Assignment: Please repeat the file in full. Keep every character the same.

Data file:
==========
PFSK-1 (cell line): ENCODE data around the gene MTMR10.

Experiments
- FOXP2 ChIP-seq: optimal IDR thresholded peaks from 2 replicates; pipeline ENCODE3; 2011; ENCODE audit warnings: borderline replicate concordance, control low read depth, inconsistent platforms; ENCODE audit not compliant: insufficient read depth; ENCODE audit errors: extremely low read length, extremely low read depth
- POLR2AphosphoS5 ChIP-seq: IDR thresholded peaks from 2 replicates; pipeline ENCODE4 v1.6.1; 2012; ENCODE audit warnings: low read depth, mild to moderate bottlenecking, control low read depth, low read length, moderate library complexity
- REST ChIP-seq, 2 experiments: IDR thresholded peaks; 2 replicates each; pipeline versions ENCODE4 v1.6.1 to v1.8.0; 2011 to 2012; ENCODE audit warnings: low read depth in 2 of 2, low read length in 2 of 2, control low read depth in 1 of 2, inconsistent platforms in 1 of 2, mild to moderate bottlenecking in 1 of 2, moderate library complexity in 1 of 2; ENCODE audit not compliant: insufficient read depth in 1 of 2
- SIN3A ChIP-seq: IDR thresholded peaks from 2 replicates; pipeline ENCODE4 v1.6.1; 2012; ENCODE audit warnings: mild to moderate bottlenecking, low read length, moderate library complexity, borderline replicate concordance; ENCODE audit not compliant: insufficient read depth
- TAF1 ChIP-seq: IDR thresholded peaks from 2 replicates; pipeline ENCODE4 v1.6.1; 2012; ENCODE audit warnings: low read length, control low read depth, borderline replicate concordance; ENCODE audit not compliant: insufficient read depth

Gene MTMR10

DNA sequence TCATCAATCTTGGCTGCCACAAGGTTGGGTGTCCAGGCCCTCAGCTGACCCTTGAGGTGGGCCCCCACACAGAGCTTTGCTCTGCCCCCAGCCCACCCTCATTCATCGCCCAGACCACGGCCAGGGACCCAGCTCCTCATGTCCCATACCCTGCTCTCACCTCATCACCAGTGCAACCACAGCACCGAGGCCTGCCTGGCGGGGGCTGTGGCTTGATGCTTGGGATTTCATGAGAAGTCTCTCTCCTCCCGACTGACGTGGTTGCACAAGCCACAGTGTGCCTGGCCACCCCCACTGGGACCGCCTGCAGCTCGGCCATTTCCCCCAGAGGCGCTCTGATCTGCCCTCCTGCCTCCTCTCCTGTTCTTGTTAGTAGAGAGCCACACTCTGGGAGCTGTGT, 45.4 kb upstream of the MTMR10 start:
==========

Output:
PFSK-1 (cell line): ENCODE data around the gene MTMR10.

Experiments
- FOXP2 ChIP-seq: optimal IDR thresholded peaks from 2 replicates; pipeline ENCODE3; 2011; ENCODE audit warnings: borderline replicate concordance, control low read depth, inconsistent platforms; ENCODE audit not compliant: insufficient read depth; ENCODE audit errors: extremely low read length, extremely low read depth
- POLR2AphosphoS5 ChIP-seq: IDR thresholded peaks from 2 replicates; pipeline ENCODE4 v1.6.1; 2012; ENCODE audit warnings: low read depth, mild to moderate bottlenecking, control low read depth, low read length, moderate library complexity
- REST ChIP-seq, 2 experiments: IDR thresholded peaks; 2 replicates each; pipeline versions ENCODE4 v1.6.1 to v1.8.0; 2011 to 2012; ENCODE audit warnings: low read depth in 2 of 2, low read length in 2 of 2, control low read depth in 1 of 2, inconsistent platforms in 1 of 2, mild to moderate bottlenecking in 1 of 2, moderate library complexity in 1 of 2; ENCODE audit not compliant: insufficient read depth in 1 of 2
- SIN3A ChIP-seq: IDR thresholded peaks from 2 replicates; pipeline ENCODE4 v1.6.1; 2012; ENCODE audit warnings: mild to moderate bottlenecking, low read length, moderate library complexity, borderline replicate concordance; ENCODE audit not compliant: insufficient read depth
- TAF1 ChIP-seq: IDR thresholded peaks from 2 replicates; pipeline ENCODE4 v1.6.1; 2012; ENCODE audit warnings: low read length, control low read depth, borderline replicate concordance; ENCODE audit not compliant: insufficient read depth

Gene MTMR10

DNA sequence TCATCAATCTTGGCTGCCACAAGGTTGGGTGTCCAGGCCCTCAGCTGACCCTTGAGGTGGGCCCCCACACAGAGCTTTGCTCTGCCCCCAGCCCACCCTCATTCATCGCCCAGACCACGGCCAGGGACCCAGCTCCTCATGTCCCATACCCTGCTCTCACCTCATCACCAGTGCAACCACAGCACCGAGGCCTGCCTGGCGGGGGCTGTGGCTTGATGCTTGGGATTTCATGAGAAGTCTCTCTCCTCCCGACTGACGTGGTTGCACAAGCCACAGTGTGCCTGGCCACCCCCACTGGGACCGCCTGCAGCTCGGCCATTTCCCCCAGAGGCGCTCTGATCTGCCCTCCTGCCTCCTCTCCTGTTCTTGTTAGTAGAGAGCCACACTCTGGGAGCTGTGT, 45.4 kb upstream of the MTMR10 start: